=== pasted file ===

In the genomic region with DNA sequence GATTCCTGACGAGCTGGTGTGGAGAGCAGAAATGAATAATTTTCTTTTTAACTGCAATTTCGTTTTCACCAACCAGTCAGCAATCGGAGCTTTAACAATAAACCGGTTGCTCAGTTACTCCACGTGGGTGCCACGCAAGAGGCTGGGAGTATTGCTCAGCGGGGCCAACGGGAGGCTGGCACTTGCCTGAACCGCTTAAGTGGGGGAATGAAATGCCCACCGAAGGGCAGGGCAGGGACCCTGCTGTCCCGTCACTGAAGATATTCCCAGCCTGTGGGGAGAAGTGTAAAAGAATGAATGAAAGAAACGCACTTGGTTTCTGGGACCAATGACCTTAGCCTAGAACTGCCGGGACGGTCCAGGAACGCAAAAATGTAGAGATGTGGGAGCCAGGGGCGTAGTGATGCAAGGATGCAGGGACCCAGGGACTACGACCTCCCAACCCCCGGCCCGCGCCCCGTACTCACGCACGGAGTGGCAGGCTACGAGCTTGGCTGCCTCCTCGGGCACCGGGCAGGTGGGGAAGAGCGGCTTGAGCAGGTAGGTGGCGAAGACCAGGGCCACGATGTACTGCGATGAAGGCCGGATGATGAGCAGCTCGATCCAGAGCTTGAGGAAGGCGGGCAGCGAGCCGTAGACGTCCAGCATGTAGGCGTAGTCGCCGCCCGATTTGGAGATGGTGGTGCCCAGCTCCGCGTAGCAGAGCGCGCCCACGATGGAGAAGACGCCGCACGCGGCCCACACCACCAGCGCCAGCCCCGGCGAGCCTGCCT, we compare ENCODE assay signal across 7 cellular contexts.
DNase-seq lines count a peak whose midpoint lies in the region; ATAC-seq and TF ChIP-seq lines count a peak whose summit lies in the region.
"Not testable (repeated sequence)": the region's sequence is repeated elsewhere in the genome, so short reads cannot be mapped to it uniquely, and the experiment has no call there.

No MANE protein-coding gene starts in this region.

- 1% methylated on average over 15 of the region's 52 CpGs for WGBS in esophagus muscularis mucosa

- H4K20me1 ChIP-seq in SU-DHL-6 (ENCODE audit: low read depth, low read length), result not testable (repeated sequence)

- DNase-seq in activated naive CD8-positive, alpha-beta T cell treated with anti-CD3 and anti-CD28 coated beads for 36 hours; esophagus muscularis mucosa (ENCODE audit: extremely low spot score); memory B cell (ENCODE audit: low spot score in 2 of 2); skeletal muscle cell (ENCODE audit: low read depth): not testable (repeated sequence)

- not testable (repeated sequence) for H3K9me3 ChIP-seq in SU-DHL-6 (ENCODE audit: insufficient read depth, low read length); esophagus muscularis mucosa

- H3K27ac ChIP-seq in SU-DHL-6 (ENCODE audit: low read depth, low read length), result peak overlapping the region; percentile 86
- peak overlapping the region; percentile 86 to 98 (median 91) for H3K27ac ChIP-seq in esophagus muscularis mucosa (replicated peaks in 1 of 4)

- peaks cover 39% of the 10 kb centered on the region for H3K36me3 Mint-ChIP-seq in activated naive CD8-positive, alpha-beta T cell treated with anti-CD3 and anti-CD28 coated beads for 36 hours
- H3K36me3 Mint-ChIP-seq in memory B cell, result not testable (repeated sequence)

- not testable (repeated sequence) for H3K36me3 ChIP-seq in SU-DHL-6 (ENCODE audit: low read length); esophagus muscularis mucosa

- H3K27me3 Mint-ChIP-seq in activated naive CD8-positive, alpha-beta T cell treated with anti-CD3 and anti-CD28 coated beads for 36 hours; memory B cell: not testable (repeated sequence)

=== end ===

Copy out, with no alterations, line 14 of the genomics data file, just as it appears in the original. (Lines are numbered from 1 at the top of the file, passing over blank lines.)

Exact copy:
- H3K27me3 Mint-ChIP-seq in activated naive CD8-positive, alpha-beta T cell treated with anti-CD3 and anti-CD28 coated beads for 36 hours; memory B cell: not testable (repeated sequence)